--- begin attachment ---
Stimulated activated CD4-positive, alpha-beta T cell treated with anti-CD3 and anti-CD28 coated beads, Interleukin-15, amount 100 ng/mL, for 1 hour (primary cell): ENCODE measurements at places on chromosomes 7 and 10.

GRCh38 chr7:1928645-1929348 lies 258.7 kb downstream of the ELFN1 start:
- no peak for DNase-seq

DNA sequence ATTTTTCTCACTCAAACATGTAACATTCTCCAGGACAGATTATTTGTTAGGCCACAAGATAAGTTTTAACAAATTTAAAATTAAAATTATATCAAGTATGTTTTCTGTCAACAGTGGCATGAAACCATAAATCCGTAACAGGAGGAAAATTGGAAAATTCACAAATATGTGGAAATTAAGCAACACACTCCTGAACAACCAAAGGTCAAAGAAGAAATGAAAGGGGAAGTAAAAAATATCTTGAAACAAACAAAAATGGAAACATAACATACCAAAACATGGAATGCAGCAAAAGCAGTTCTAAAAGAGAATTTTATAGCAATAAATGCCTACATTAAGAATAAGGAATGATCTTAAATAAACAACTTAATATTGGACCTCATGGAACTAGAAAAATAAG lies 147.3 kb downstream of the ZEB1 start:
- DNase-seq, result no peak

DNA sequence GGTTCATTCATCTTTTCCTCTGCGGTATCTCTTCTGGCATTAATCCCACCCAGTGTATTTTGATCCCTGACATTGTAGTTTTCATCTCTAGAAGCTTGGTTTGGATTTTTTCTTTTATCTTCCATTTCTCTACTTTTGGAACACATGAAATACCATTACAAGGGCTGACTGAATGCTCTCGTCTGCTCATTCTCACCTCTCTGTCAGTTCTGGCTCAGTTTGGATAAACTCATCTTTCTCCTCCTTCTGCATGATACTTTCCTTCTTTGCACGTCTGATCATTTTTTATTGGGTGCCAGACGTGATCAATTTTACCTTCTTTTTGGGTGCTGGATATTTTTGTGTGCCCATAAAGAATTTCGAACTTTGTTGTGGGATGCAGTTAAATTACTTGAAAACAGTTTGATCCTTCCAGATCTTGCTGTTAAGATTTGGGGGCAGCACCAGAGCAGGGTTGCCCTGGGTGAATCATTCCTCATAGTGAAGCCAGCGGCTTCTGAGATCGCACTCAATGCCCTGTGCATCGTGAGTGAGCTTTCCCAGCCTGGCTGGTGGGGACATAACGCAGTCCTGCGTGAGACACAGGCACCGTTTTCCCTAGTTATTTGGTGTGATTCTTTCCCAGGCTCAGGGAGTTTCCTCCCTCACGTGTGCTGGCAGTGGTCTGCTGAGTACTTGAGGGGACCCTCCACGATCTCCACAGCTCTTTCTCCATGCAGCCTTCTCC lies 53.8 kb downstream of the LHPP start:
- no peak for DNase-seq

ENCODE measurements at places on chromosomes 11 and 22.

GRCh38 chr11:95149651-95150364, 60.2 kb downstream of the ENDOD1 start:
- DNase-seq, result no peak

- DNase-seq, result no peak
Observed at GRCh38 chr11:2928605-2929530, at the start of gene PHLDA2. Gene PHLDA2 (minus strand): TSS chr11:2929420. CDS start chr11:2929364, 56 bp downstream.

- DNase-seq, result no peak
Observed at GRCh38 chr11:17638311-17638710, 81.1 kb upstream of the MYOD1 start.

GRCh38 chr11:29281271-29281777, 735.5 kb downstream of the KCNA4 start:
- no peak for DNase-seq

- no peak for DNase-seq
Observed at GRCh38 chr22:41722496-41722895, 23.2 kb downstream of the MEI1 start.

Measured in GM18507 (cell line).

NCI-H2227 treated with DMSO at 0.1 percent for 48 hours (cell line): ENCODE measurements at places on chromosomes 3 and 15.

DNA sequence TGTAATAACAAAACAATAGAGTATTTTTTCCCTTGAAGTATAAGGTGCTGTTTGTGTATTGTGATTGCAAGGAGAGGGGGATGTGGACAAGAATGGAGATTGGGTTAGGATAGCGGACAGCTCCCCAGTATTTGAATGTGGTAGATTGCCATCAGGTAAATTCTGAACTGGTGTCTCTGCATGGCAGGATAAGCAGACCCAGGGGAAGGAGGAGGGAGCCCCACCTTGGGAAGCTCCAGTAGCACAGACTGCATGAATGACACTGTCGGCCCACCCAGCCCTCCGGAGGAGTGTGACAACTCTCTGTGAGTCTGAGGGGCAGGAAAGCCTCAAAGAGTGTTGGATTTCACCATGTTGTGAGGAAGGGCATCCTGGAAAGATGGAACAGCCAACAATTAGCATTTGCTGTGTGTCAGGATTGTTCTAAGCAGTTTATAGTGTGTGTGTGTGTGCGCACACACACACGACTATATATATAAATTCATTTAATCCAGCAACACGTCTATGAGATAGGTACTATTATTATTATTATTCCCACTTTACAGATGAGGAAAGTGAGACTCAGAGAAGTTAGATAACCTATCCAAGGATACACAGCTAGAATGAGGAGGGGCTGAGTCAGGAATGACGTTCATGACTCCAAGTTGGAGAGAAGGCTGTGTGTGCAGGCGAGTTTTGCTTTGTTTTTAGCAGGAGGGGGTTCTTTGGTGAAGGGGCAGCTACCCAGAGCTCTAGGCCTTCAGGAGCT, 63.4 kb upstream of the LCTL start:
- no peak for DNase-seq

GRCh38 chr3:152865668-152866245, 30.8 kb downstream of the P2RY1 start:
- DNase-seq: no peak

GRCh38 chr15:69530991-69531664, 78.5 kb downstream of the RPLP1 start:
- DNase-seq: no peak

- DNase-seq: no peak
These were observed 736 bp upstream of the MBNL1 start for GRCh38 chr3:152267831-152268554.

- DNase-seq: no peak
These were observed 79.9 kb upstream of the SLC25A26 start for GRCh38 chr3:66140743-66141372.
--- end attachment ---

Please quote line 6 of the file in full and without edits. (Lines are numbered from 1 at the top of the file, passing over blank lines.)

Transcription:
DNA sequence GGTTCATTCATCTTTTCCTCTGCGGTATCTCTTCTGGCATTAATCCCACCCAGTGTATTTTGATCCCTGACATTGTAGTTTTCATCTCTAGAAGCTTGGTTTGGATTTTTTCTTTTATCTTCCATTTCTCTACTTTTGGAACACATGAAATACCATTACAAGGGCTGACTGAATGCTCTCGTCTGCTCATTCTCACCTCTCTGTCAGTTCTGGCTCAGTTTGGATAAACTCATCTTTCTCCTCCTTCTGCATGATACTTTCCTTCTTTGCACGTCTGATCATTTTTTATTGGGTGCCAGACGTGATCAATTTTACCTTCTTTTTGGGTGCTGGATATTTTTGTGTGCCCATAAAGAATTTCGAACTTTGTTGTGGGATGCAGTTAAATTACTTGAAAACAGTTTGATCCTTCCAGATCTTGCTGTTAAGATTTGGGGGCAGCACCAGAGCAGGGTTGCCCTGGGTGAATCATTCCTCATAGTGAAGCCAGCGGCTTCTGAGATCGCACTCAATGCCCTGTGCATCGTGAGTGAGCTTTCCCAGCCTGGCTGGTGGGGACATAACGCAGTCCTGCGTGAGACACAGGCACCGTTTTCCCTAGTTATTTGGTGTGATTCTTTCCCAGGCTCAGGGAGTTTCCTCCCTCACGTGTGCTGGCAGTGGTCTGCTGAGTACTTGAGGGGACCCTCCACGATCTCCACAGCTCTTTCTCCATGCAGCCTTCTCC lies 53.8 kb downstream of the LHPP start: